Episode 13 - Lighting Design

Posted on Fri 15 February 2019 in Engineering • 2 min read

Before I started in a more buildings-focused electrical engineering position, I didn't think that much went into selecting lights for buildings. Once you first get started in lighting design, it is like opening a can of worms, there is so much detail that goes into lighting design, it's unfathomable.

First of all, lighting design in Australia is dictated by AS1158. Not only does the Australian standard explicitly state illuminance requirements for rooms based on their task (eg 320 lux for office based tasks), it also clearly defines how to calculate these levels based on the environment.

What really is lux? Lux is the SI derived unit of illuminance and luminous emittance, measuring luminous flux per unit area. It is equal to one lumen per square meter. Luminous flux? Lumens? What do all these terms mean? A lumen is the SI derived unit of luminous flux, which is a measure of the total amount of visible light emitted by a source.

Now when it comes to designing lighting for a building/area, multiple large considerations must be taken. Once you have determined what tasks will be completed within the area you are designing, you must then go to AS1158 and determine the required lux requirements. Following this, you must ensure you have accurate dimensions of the area you are designing for, along with all reflectance (colour) of surfaces within the area.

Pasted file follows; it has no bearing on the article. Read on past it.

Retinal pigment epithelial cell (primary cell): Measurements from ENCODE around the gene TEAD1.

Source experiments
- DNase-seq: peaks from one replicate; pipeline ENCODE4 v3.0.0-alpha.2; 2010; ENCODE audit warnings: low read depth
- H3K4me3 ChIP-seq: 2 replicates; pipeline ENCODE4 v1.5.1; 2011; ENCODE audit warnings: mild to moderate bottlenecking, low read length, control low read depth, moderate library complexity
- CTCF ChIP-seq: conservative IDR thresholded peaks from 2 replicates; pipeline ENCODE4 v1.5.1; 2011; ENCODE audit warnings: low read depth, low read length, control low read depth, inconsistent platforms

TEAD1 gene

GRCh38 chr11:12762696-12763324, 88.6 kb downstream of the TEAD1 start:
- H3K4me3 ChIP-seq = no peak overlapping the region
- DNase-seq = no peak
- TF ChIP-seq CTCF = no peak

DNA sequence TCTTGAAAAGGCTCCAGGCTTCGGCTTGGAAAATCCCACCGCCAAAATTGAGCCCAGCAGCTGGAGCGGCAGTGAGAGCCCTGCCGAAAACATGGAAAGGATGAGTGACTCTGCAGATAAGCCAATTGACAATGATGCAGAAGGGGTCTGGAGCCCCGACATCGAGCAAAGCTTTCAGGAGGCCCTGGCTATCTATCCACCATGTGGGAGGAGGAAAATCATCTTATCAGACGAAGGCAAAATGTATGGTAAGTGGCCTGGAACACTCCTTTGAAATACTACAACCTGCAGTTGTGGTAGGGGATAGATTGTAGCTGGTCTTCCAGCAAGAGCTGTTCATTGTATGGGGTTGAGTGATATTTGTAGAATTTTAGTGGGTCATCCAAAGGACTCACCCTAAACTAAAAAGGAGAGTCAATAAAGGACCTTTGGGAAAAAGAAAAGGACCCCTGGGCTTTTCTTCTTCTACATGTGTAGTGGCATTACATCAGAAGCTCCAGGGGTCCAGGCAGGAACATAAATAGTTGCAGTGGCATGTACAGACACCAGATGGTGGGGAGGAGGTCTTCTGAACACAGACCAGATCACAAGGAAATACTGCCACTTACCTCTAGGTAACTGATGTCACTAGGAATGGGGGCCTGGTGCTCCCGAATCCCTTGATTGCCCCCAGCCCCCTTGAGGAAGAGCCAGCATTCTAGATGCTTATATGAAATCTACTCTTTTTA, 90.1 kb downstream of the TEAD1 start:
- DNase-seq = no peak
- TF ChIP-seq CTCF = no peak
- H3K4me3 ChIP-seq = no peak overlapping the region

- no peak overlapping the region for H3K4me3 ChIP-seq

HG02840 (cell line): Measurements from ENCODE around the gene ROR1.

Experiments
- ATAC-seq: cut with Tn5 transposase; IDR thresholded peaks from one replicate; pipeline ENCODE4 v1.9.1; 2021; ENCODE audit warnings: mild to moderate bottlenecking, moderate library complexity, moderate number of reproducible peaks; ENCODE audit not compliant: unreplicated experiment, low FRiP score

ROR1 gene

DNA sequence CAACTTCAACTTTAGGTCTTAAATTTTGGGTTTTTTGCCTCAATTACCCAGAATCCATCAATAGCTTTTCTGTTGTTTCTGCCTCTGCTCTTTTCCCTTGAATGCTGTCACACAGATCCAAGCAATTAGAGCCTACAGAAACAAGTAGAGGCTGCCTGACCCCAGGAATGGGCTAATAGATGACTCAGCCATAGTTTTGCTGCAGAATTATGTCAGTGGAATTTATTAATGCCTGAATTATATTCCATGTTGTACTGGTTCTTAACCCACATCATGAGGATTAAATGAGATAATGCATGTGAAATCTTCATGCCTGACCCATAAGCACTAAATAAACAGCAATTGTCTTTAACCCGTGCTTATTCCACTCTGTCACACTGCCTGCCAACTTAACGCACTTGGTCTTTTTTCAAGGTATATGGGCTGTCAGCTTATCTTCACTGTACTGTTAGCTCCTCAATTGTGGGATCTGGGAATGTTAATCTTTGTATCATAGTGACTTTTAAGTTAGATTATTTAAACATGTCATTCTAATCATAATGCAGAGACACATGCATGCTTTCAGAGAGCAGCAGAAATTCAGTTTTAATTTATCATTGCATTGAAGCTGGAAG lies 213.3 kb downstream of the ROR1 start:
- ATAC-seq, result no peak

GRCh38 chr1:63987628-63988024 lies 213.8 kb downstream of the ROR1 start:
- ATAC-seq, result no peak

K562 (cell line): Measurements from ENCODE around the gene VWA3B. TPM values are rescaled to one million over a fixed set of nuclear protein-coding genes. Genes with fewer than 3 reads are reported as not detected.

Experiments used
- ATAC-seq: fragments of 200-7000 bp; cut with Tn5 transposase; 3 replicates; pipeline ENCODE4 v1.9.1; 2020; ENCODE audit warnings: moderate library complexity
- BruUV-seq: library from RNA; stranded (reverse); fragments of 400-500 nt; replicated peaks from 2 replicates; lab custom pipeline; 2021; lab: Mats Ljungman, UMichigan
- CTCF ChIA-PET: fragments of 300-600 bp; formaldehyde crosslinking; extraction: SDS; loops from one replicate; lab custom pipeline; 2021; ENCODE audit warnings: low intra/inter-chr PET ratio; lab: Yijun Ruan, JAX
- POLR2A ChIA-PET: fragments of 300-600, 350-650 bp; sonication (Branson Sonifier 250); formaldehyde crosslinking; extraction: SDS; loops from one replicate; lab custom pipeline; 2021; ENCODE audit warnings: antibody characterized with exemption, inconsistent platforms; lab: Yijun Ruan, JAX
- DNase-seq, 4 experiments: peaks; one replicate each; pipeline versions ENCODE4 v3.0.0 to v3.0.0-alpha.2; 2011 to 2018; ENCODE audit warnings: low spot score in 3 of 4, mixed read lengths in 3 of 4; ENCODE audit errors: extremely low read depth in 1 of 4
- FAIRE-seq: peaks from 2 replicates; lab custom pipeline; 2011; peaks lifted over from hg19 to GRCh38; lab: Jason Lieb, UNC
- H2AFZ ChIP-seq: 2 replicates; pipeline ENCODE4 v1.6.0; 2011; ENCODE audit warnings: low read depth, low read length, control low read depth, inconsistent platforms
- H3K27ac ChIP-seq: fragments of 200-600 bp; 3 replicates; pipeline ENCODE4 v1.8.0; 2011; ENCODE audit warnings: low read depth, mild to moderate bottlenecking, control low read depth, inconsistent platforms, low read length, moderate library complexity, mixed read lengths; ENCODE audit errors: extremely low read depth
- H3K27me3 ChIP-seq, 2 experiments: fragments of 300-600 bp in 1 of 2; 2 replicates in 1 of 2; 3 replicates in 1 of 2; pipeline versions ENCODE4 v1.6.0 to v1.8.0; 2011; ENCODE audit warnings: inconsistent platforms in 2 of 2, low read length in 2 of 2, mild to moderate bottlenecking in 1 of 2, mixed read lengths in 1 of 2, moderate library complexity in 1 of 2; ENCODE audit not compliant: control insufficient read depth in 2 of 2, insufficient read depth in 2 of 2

Once you have got all these parameters, it is time to begin modelling the area within any lighting design software package (eg AGI-32). Now the designer must select lights (luminaires) to be specified for the area. The designer must take into consideration the ceiling (if there is one) type, this will dictate how the luminaires are to be mounted, be it: surface, recessed, suspended or pole mounted.

Most luminaire fitting manufacturers will provide photometric files (IES files) detailing how their respective lights would behave if they were installed in the design area.

Once the designer has verified that the specified luminaires will meet required lux levels in the area, this design must be passed to the electrical designer as they must factor in how much power all the luminaires will require to operate and how the cable routes must be laid out to suit the luminaires on the site.

Please note, that this is a very simplistic view at lighting design. Just like any area of work, there is an art to doing a proper job.